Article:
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What We Are Reading—The September Edition!

Andrea here, putting together our monthly feature on What We Are Reading. As usual, there's a wonderful range of intriguing books—so sharpen your pencil and start making a list! And be sure to tell us what YOU have been reading!

DessenJustListenAnne: This month I'm recommending a new YA author and some re-reads — one a contemporary rock band series and the other historicals set in Europe in the 1930's and onwards.

The new YA author was recommended to me by a friend.  Sarah Dessen's Just Listen  was the first one I started with. It's about a young woman in her last years of high school. Annabel's life seems pretty perfect, until something devastating happens. She tries to deal with it by blocking it out and withdrawing, avoiding all confrontation. But when school starts up again after summer, her problems all come crashing back. She's lost all her friends and all her confidence. An unlikely friendship with another loner, Owen, shows her the way back. He's a music buff in an anger management program, and he helps her realize the dangers of holding in her emotions.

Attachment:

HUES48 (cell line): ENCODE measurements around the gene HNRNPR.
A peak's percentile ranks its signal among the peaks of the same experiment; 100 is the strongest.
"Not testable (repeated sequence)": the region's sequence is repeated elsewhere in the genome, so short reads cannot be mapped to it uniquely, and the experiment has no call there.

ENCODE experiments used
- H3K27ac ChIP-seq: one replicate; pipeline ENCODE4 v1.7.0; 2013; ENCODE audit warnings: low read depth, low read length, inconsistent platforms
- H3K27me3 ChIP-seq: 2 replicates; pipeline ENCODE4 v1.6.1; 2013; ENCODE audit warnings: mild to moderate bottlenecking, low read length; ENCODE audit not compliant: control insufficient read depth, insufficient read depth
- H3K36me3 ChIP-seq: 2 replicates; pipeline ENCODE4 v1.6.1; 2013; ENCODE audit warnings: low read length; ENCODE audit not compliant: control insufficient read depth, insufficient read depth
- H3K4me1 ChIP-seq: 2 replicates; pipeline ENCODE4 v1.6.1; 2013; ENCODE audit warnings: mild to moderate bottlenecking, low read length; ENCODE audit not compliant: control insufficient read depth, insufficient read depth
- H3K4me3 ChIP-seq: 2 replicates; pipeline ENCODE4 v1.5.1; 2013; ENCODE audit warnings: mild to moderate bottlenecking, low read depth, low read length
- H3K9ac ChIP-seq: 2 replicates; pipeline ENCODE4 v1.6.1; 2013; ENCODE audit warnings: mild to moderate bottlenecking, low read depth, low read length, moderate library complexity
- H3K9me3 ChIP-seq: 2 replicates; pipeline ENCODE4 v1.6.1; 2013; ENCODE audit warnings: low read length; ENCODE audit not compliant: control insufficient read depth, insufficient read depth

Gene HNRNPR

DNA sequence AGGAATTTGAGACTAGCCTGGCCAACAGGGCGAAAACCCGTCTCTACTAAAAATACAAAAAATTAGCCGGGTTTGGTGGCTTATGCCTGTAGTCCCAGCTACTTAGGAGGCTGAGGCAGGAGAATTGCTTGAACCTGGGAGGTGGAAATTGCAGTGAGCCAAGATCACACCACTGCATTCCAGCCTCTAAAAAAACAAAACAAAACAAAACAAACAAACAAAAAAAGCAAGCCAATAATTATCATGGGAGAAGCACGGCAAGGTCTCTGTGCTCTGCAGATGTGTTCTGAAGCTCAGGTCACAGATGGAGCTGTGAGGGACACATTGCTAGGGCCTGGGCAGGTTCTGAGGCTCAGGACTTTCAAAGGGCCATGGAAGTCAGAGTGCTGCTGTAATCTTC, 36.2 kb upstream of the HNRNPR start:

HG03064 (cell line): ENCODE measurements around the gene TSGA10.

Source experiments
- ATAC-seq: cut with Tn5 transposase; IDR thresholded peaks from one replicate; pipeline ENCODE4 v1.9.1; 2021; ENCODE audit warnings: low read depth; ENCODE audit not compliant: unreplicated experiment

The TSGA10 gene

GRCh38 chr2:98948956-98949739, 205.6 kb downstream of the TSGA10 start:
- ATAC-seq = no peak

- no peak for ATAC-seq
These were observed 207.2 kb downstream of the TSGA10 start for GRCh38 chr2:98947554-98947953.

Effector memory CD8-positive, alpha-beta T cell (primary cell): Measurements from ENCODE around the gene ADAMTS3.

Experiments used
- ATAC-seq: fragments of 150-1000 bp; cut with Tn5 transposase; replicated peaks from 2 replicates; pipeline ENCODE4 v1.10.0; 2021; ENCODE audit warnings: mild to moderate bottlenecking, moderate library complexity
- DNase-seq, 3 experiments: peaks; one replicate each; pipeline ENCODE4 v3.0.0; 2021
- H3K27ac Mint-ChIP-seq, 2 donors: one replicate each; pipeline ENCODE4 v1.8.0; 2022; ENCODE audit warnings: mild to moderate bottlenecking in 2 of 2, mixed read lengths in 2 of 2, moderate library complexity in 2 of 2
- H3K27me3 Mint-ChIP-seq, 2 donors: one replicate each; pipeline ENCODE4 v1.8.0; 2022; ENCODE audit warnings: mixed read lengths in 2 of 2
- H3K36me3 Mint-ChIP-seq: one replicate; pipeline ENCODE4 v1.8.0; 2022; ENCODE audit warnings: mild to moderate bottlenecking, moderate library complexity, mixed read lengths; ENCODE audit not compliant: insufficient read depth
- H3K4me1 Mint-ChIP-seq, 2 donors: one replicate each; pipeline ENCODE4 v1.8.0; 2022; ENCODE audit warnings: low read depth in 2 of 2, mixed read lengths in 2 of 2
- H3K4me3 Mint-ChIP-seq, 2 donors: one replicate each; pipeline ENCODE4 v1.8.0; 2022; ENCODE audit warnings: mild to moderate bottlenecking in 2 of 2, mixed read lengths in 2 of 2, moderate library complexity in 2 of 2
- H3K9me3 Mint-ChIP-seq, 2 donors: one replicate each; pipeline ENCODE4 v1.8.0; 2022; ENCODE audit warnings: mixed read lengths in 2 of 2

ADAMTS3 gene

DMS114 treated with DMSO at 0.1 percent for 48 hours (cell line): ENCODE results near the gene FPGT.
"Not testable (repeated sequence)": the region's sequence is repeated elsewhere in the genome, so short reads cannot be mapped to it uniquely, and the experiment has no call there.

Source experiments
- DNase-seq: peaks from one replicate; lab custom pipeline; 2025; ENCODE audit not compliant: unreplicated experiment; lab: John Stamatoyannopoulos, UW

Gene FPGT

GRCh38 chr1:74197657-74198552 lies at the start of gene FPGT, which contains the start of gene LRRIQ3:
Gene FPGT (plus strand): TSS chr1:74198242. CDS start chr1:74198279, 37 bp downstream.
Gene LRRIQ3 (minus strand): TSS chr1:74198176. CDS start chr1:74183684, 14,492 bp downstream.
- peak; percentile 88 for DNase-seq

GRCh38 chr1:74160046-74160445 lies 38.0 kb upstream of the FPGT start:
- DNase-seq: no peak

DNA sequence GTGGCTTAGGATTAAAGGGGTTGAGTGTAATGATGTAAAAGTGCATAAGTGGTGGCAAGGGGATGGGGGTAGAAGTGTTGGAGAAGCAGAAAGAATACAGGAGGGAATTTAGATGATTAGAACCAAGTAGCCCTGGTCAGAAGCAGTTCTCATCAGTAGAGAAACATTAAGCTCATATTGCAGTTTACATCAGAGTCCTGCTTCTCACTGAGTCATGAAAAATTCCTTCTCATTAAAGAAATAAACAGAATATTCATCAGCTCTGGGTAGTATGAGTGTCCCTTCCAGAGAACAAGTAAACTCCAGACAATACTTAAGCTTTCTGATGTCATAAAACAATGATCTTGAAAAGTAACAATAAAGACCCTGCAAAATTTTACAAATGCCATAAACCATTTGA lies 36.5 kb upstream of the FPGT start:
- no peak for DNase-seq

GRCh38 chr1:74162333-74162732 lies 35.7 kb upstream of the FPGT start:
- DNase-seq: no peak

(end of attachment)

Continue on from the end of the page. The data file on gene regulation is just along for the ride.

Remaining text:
I loved this book and went on to read three more of Sarah Dessen's books. When YA books are this well written, they're not just for young adults.

The rock band reread came about from a wench discussion with Christina, when we were talking about our love of Kylie Scott's rock band series, and I suggested she read Karina Bliss. Rise is about Zander, the charismatic, outrageous singer and leader of the incredibly successful rock band Rage. After the old band split up, he's started the band again with new members, taking huge risks to rebuild their popularity in a Resurrection Tour. 
At the same time, he's invited Elizabeth, a prestigious and award-winning academic writer to write his biography — a controversial move for them both. But Zander is hiding secrets, and one that could explode all his efforts to rebuild his band and reputation. 
I read this (and the others in the series) seven years ago and I loved them all over again.